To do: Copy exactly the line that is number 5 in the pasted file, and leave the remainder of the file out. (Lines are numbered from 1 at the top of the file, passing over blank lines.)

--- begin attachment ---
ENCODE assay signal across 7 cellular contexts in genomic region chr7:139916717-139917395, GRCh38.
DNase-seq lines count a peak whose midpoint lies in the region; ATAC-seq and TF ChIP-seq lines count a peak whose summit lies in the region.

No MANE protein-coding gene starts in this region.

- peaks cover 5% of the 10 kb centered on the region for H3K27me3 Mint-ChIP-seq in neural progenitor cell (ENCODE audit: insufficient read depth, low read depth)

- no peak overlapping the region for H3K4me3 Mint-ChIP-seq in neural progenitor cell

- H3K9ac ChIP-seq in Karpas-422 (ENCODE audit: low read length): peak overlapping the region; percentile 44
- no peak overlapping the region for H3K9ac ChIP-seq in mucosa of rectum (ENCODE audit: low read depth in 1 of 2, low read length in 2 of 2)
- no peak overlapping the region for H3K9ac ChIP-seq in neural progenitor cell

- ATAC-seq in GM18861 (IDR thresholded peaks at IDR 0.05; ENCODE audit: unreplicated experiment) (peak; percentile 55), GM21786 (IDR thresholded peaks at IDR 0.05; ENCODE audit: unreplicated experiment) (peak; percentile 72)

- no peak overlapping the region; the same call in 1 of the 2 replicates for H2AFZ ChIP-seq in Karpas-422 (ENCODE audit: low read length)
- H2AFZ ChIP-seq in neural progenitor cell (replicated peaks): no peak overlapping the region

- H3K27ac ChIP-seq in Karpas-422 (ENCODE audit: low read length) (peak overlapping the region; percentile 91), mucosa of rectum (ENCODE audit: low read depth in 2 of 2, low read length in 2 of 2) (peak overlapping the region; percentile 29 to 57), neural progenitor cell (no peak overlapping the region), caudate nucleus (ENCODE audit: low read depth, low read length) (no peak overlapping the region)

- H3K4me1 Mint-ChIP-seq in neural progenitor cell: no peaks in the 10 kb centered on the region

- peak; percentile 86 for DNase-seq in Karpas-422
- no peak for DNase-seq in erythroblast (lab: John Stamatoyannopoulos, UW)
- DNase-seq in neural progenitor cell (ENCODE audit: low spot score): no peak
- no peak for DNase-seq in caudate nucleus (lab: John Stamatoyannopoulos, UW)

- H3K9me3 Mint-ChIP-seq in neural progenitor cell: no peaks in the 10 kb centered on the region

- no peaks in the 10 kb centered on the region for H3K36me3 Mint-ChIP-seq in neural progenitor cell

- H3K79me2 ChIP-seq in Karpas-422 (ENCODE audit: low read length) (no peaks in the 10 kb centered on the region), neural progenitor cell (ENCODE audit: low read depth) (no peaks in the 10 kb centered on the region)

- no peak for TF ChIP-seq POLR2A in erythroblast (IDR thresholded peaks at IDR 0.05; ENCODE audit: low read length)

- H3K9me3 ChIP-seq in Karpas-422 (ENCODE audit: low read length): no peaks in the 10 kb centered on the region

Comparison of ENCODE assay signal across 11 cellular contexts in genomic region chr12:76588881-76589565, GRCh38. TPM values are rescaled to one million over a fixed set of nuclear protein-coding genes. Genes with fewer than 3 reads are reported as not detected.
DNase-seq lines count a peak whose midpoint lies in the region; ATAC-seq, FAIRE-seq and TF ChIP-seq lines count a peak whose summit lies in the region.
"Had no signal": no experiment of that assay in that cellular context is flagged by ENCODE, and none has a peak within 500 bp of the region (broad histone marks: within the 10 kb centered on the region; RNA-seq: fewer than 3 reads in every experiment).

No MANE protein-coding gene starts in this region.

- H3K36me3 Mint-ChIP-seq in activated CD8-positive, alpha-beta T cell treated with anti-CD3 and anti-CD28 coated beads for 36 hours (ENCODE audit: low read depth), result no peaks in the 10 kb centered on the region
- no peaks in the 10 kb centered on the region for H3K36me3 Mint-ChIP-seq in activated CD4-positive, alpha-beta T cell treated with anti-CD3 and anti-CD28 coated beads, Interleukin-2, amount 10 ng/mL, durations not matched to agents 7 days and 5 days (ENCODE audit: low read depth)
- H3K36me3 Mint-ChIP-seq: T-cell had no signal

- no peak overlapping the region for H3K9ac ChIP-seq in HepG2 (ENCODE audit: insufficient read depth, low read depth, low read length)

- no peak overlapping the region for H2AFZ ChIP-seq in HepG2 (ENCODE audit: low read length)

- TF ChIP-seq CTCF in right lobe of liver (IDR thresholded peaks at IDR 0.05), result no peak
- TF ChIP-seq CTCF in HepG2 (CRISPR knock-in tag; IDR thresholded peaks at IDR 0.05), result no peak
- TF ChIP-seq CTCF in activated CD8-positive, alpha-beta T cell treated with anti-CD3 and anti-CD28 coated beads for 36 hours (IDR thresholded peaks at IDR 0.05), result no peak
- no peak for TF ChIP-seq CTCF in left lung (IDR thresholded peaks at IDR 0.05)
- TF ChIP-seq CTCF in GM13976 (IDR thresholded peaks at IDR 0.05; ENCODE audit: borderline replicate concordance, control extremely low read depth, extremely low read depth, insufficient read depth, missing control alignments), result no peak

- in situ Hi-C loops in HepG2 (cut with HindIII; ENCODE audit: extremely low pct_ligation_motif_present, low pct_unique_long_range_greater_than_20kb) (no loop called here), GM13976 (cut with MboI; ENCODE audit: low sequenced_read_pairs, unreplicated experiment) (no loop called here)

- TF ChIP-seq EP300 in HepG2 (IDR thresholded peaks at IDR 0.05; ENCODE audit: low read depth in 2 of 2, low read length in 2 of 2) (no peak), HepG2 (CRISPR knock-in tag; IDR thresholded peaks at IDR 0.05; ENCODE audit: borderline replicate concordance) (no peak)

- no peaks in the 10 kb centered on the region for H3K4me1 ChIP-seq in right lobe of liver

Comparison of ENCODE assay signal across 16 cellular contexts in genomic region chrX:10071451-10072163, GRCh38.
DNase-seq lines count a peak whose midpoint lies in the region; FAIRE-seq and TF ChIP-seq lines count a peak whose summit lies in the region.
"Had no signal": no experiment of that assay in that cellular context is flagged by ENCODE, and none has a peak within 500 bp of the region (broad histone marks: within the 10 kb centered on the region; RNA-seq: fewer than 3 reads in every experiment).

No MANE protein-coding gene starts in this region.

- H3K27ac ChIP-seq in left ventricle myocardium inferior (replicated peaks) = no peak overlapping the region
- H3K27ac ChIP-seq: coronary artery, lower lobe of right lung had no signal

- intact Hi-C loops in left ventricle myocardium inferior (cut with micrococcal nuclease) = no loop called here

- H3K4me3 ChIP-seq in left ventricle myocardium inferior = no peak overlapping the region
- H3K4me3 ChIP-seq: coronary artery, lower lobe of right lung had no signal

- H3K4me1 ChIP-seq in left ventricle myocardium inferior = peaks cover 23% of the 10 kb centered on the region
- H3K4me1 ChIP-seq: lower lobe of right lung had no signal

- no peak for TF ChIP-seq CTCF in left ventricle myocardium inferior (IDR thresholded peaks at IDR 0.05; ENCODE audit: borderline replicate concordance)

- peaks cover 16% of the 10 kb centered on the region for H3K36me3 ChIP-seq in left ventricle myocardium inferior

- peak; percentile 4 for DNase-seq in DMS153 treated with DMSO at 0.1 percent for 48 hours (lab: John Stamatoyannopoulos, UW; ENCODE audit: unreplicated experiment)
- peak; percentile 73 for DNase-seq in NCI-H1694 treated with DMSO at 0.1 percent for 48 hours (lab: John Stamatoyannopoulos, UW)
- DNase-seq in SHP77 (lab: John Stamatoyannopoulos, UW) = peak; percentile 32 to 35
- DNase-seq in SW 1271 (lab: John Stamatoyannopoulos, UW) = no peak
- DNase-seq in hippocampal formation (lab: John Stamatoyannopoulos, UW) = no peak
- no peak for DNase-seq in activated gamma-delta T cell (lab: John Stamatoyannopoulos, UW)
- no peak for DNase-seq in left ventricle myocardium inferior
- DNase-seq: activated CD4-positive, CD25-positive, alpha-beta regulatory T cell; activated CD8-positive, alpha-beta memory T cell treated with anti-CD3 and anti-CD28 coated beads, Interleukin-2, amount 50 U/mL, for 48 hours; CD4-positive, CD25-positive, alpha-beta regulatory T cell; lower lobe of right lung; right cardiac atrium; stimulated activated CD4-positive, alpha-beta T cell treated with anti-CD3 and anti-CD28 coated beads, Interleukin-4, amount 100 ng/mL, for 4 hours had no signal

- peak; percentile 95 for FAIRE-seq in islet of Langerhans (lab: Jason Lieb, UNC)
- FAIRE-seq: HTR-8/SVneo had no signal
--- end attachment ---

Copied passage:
- no peak overlapping the region for H3K4me3 Mint-ChIP-seq in neural progenitor cell